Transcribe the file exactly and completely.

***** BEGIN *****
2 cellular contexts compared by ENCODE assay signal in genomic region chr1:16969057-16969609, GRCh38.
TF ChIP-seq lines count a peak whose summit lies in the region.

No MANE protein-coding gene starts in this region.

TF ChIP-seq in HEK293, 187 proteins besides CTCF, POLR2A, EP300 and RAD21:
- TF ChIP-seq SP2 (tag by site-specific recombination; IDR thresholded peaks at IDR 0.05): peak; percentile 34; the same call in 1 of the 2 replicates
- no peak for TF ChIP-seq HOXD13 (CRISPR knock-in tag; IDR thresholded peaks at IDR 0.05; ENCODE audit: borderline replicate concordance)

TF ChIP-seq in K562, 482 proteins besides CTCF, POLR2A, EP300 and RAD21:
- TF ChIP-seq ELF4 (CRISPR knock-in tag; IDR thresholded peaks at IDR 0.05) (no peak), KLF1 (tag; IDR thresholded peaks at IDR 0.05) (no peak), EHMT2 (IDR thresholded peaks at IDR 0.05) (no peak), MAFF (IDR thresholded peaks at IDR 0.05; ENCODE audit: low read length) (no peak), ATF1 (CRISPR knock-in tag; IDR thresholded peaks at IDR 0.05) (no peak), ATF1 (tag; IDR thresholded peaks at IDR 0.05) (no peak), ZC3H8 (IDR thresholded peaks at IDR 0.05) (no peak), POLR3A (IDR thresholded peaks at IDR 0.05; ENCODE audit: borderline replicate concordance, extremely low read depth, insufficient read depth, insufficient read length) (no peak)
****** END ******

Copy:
2 cellular contexts compared by ENCODE assay signal in genomic region chr1:16969057-16969609, GRCh38.
TF ChIP-seq lines count a peak whose summit lies in the region.

No MANE protein-coding gene starts in this region.

TF ChIP-seq in HEK293, 187 proteins besides CTCF, POLR2A, EP300 and RAD21:
- TF ChIP-seq SP2 (tag by site-specific recombination; IDR thresholded peaks at IDR 0.05): peak; percentile 34; the same call in 1 of the 2 replicates
- no peak for TF ChIP-seq HOXD13 (CRISPR knock-in tag; IDR thresholded peaks at IDR 0.05; ENCODE audit: borderline replicate concordance)

TF ChIP-seq in K562, 482 proteins besides CTCF, POLR2A, EP300 and RAD21:
- TF ChIP-seq ELF4 (CRISPR knock-in tag; IDR thresholded peaks at IDR 0.05) (no peak), KLF1 (tag; IDR thresholded peaks at IDR 0.05) (no peak), EHMT2 (IDR thresholded peaks at IDR 0.05) (no peak), MAFF (IDR thresholded peaks at IDR 0.05; ENCODE audit: low read length) (no peak), ATF1 (CRISPR knock-in tag; IDR thresholded peaks at IDR 0.05) (no peak), ATF1 (tag; IDR thresholded peaks at IDR 0.05) (no peak), ZC3H8 (IDR thresholded peaks at IDR 0.05) (no peak), POLR3A (IDR thresholded peaks at IDR 0.05; ENCODE audit: borderline replicate concordance, extremely low read depth, insufficient read depth, insufficient read length) (no peak)